We'll make it, Rhiannon put in. Just have some damned shelter waiting when we get there.

Dive into the van. The back doors will be open and waiting. And hurry, dammit.

Thanks so much for that bit of wisdom, my friend. Rhiannon's tone dripped with sarcasm. And here I was thinking of taking my sweet time.

"The sun," Roxy said. She was pointing, and Reaper could see its orange rays beginning to paint the sky far on the eastern horizon.

"Briar, Crisa, get in there," he commanded. "There's no more time."

Briar climbed in, but Crisa backed away. "I'm afraid!"

Reaching for her hand, Briar said, "It'll be okay. You'll be right beside me. I promise, it'll be okay. We'll...we'll talk until the sleep takes us. Come on, Crisa. Trust me."

Reaper blinked, shocked at the warmth in her tone-something he'd never heard coming from Briar in the time he'd known her. He assumed it was false, put there to soothe Crisa so she didn't get them all killed. Then again, Briar had shared blood with the childlike vampiress. Perhaps the bond it had created had softened Briar's icy heart.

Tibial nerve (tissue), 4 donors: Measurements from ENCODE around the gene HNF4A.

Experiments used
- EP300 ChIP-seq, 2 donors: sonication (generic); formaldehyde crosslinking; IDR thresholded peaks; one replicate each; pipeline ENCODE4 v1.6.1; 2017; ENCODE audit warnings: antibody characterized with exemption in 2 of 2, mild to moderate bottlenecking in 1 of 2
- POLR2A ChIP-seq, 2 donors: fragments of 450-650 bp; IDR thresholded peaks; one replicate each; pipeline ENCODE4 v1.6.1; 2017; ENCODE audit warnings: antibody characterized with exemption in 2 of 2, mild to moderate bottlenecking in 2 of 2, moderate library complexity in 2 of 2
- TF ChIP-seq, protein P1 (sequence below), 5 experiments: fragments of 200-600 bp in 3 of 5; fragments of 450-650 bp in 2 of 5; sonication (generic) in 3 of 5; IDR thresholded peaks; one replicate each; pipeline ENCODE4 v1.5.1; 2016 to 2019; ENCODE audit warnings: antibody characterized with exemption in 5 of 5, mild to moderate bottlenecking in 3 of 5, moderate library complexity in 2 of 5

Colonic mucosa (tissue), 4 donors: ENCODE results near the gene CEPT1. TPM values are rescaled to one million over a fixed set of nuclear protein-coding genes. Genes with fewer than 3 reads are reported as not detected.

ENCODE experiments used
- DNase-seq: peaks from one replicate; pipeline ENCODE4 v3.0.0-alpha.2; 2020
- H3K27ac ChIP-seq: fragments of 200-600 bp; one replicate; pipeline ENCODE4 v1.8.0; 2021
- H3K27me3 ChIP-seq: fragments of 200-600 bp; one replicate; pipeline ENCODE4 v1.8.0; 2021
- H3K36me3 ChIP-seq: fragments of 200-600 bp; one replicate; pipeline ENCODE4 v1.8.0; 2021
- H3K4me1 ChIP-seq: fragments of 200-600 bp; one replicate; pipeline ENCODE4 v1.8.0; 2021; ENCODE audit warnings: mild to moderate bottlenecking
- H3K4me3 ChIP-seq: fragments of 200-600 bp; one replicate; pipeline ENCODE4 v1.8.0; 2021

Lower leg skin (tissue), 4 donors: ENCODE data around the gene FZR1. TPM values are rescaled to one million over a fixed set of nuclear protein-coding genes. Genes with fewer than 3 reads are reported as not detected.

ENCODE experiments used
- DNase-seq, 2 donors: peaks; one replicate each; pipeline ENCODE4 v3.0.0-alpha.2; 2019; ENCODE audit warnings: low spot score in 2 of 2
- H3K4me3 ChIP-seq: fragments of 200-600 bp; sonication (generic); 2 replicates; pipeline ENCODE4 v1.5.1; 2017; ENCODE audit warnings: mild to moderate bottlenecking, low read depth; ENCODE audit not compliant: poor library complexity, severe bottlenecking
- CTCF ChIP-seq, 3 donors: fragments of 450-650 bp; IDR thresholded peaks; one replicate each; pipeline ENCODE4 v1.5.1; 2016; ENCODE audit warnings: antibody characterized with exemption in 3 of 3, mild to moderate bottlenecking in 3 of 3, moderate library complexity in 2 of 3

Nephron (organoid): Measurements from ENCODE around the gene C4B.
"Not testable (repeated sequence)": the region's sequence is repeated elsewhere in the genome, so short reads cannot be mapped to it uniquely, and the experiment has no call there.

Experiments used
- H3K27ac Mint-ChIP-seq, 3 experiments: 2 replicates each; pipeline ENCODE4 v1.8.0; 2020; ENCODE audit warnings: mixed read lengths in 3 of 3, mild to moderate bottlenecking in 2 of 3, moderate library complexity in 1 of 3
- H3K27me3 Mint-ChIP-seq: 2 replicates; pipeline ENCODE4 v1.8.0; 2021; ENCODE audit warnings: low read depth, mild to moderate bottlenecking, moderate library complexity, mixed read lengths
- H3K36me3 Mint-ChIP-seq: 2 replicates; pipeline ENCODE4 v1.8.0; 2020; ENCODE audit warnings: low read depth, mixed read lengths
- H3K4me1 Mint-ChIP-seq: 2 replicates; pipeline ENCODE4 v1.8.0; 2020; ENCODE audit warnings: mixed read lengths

He pretended to pace away in worry, but in truth he only needed a private moment. Taking the needle from his pocket, he quickly injected himself, then pulled his sleeve down over the site and tossed the spent hypodermic into some desert sage before returning to the van.

Crisa took Briar's hand, then climbed in on the makeshift bed, sitting upright.

"Good," Briar said. "Now just lie back."

Roxy was already racing around to the front of the van, and the moment Briar said, "Close it up, Roxy," she hit the button and the floor slid slowly closed over the three women. He could hear Crisa sniffling as it did, and he could also hear Briar's voice, soothing and soft, as she tried to comfort her.

Then Roxy was beside him again. "Get in. Get as far toward the front as you can. I'll wait here and close the doors as soon as the others are inside."

"Not a minute before, Roxy," he said. "If they roast, I roast with them. Understood?"

She held his eyes.